We need clean diesel not just for cars but for all…….. It is possible to reduce harmful diesel emissions drastically. But India is diselising without clean diesel Source: ICCT We need clean diesel (10 ppm sulphur) along with advanced after treatment system. Need a fiscal strategy to meet the cost of makeover Investment for refinery expansion not linked with improved emissions standards. Reduce toxic risk
33 Cost benefit analysis convince other governments to take hard action….. USEPA calculates cost benefit of clean air regulations to justify aggressive action
34 Other governments are taking active fiscal measures to discourage intermediate diesel technology and undertaxed diesel…. -- Brazil: Diesel cars are banned because of the policy to keep taxes lower on diesel. –Denmark: Diesel cars are taxed higher to offset the lower prices of diesel fuel. –China: taxes do not differentiate between petrol and diesel. –Sri Lanka: While total tax burden on petrol car is 244% on diesel car it is 436.90%. This has reversed the diesel trend.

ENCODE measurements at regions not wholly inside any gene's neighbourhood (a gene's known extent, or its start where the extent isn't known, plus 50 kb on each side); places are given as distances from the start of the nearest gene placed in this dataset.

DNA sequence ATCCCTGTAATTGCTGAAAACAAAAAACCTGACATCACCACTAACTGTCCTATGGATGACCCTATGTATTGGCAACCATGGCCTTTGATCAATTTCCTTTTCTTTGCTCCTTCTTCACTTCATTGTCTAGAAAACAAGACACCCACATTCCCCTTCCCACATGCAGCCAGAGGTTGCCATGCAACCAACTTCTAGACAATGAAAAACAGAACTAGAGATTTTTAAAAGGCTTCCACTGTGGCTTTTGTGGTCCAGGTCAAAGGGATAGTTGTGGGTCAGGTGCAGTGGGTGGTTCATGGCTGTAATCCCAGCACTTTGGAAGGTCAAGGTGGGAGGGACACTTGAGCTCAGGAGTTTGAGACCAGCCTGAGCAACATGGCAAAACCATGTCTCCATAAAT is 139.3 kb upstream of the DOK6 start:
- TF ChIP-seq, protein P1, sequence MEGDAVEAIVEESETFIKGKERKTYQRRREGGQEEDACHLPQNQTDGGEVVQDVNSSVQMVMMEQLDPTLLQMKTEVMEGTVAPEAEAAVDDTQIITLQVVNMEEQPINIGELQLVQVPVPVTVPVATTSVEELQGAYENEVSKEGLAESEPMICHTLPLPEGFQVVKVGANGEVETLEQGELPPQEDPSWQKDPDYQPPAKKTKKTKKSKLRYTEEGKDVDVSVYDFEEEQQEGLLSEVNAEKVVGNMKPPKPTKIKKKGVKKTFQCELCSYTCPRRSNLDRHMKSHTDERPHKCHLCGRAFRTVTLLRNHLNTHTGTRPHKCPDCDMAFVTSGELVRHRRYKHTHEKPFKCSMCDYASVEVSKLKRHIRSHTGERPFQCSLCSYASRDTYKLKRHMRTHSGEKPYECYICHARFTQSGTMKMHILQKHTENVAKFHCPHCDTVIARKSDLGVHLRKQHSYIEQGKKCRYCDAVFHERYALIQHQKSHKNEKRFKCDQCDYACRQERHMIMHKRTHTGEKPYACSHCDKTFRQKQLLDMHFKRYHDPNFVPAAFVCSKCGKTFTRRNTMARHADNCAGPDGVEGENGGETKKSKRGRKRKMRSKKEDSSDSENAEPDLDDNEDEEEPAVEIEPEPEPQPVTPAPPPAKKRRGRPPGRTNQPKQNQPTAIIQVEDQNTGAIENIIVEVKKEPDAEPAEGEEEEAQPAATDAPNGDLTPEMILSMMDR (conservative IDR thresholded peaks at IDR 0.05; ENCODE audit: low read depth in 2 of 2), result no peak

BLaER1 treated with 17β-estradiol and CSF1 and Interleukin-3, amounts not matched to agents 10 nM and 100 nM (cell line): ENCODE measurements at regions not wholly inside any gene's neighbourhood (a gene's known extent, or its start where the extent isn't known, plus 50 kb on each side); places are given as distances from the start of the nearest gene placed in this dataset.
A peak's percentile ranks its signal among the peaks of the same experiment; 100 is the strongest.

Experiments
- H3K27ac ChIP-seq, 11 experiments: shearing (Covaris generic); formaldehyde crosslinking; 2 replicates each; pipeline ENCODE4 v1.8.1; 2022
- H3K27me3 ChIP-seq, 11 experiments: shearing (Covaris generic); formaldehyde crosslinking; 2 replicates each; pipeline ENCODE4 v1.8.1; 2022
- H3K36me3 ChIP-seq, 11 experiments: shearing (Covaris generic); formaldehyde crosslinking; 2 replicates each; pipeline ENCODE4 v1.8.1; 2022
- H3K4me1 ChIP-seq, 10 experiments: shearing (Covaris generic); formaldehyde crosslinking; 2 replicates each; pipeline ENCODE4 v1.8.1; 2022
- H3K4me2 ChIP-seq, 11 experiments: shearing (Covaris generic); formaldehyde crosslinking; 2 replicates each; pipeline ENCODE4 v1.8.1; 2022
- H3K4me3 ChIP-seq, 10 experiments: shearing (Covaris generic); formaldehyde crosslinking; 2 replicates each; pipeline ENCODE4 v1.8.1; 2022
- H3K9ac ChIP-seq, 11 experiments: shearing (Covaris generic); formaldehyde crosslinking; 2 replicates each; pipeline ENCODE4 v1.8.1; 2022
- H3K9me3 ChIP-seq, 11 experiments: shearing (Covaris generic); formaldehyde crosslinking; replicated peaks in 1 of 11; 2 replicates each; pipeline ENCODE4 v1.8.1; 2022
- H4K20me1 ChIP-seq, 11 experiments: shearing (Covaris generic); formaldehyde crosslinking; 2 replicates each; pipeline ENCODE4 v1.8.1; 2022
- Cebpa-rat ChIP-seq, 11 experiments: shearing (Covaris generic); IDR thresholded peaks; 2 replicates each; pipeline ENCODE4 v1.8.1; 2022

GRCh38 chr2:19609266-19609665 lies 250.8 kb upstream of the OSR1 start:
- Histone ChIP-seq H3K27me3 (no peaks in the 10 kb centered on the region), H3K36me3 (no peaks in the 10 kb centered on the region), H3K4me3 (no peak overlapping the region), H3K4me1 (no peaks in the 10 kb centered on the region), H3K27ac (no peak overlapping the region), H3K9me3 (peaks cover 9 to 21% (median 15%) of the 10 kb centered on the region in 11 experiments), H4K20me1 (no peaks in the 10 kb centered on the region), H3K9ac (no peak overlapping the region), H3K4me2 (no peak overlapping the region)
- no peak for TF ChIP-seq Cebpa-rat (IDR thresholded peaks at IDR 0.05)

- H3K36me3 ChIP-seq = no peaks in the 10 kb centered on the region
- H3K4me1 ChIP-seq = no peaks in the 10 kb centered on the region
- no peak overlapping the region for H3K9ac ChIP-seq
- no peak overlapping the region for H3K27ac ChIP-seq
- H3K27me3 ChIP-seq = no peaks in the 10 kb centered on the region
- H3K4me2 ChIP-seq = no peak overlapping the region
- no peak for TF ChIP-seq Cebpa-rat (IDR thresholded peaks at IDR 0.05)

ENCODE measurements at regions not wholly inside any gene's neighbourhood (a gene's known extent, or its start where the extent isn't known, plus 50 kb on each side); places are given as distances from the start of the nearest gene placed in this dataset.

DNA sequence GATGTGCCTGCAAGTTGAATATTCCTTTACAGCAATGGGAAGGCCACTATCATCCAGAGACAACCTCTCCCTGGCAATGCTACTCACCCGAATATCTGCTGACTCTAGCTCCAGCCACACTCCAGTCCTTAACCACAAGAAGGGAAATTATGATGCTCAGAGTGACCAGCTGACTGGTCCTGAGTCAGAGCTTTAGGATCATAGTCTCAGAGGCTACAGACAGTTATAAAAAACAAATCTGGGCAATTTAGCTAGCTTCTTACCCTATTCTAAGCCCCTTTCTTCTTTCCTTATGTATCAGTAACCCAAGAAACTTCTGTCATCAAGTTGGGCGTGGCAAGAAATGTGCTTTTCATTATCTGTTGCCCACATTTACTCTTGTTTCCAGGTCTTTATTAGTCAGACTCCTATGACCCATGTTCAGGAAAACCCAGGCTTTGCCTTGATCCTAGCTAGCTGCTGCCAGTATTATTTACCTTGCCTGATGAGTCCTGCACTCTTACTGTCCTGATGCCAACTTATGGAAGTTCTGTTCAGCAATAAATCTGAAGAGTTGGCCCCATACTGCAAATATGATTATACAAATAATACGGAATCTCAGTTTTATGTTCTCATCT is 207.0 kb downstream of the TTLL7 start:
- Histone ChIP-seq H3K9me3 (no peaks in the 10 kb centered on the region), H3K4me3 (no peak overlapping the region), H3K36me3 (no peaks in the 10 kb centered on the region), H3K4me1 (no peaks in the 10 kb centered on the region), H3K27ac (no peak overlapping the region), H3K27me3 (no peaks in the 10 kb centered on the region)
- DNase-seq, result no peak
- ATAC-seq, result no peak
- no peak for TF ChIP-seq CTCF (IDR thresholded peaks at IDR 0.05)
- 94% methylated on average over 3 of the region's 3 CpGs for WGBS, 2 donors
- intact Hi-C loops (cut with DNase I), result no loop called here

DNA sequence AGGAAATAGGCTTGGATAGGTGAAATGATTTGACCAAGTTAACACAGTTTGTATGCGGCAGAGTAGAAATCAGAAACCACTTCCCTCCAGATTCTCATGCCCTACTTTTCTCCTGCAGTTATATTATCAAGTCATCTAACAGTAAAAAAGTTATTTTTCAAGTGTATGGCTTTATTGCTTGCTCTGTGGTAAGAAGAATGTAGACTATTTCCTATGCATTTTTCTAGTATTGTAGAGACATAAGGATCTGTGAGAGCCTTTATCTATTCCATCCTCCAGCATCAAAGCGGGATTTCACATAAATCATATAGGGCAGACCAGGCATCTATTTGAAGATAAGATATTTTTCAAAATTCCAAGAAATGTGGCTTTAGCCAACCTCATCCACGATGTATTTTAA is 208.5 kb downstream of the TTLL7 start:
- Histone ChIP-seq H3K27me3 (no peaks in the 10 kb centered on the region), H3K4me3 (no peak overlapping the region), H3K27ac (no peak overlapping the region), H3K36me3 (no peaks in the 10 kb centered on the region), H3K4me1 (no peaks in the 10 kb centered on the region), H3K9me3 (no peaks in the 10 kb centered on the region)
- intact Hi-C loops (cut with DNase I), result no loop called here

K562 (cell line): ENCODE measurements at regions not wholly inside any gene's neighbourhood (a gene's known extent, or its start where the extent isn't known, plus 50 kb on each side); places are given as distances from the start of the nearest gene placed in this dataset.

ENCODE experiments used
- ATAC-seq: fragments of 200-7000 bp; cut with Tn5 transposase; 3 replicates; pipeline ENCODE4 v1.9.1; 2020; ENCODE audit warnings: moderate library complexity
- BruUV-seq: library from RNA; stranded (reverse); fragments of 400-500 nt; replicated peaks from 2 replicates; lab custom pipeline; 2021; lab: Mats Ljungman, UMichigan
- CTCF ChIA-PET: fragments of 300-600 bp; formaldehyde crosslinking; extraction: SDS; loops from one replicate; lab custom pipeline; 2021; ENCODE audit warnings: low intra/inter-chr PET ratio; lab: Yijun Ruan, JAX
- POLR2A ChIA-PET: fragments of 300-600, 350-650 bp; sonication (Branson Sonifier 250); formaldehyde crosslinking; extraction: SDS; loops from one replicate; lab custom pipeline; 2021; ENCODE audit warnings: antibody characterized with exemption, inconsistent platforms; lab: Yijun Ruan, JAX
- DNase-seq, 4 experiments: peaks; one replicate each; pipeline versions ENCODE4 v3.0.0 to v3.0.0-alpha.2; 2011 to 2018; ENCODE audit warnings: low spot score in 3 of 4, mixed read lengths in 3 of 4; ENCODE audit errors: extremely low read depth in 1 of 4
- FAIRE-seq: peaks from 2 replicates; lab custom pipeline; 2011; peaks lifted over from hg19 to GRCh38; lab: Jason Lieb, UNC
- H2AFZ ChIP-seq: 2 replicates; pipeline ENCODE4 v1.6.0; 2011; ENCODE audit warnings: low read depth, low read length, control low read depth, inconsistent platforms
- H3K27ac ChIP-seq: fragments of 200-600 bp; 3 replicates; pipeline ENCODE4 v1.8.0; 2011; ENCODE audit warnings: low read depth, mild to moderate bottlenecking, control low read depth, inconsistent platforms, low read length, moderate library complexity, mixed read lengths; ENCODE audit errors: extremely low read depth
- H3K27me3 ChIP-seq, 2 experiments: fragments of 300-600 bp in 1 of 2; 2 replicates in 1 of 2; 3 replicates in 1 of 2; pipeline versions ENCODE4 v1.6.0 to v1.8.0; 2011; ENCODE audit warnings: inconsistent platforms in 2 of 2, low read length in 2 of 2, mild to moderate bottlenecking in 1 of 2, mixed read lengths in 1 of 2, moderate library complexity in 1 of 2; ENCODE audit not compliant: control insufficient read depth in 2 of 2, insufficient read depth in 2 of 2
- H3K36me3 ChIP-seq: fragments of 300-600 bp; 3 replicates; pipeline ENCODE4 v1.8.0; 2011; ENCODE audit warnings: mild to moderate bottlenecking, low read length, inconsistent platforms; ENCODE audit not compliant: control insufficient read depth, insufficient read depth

35 Time to take decision…. -- Eliminate fuel subsidies that distort market and create public health and environmental risks. -- Get the prices right to minimise incorrect pricing signals. -- Tax according to externality level – fuel consumption, air pollution, congestion impacts, fuel adulteration etc -- Need tax disincentive for diesel cars if clean diesel is not available and diesel remains undertaxed -- Need clean diesel nation-wide: Introduce 10 ppm sulphur diesel to enable advanced diesel technologies -- Need fiscal strategy for refinery upgrades to produce clean diesel. -- Tax on diesel cars to create a fund? Capital subsidy for refineries? Surcharge on fuel to create funds to clean up fuels? Need solution. -- Consider health costs and benefits in taxation policy We know enough to act. Need policy action.